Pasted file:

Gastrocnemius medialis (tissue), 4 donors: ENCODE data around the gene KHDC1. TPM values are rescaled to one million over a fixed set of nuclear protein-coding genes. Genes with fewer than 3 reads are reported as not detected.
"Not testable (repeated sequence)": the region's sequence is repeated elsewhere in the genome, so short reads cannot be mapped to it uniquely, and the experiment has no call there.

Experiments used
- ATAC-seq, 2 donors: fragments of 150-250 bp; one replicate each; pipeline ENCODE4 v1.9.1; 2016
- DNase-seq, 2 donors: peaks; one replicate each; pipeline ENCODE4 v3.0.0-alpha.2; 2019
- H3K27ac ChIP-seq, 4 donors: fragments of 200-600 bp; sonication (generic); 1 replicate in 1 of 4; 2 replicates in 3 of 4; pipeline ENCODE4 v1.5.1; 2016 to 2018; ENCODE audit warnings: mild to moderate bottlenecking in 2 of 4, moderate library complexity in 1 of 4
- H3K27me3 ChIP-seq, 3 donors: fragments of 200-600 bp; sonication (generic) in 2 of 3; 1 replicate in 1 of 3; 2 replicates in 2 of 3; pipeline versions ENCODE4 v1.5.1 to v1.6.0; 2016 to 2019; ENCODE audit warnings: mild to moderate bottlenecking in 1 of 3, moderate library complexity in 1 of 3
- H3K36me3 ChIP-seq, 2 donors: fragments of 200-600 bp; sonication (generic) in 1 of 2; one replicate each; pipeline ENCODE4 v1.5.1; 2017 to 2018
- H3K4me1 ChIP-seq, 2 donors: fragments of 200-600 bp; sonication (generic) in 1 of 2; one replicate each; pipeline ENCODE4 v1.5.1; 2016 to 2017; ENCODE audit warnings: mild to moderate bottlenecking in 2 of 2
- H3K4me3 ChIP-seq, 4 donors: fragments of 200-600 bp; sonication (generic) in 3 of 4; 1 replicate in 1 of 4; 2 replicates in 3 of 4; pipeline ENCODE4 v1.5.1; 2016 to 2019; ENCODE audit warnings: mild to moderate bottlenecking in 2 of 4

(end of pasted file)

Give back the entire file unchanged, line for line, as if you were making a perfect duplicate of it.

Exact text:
Gastrocnemius medialis (tissue), 4 donors: ENCODE data around the gene KHDC1. TPM values are rescaled to one million over a fixed set of nuclear protein-coding genes. Genes with fewer than 3 reads are reported as not detected.
"Not testable (repeated sequence)": the region's sequence is repeated elsewhere in the genome, so short reads cannot be mapped to it uniquely, and the experiment has no call there.

Experiments used
- ATAC-seq, 2 donors: fragments of 150-250 bp; one replicate each; pipeline ENCODE4 v1.9.1; 2016
- DNase-seq, 2 donors: peaks; one replicate each; pipeline ENCODE4 v3.0.0-alpha.2; 2019
- H3K27ac ChIP-seq, 4 donors: fragments of 200-600 bp; sonication (generic); 1 replicate in 1 of 4; 2 replicates in 3 of 4; pipeline ENCODE4 v1.5.1; 2016 to 2018; ENCODE audit warnings: mild to moderate bottlenecking in 2 of 4, moderate library complexity in 1 of 4
- H3K27me3 ChIP-seq, 3 donors: fragments of 200-600 bp; sonication (generic) in 2 of 3; 1 replicate in 1 of 3; 2 replicates in 2 of 3; pipeline versions ENCODE4 v1.5.1 to v1.6.0; 2016 to 2019; ENCODE audit warnings: mild to moderate bottlenecking in 1 of 3, moderate library complexity in 1 of 3
- H3K36me3 ChIP-seq, 2 donors: fragments of 200-600 bp; sonication (generic) in 1 of 2; one replicate each; pipeline ENCODE4 v1.5.1; 2017 to 2018
- H3K4me1 ChIP-seq, 2 donors: fragments of 200-600 bp; sonication (generic) in 1 of 2; one replicate each; pipeline ENCODE4 v1.5.1; 2016 to 2017; ENCODE audit warnings: mild to moderate bottlenecking in 2 of 2
- H3K4me3 ChIP-seq, 4 donors: fragments of 200-600 bp; sonication (generic) in 3 of 4; 1 replicate in 1 of 4; 2 replicates in 3 of 4; pipeline ENCODE4 v1.5.1; 2016 to 2019; ENCODE audit warnings: mild to moderate bottlenecking in 2 of 4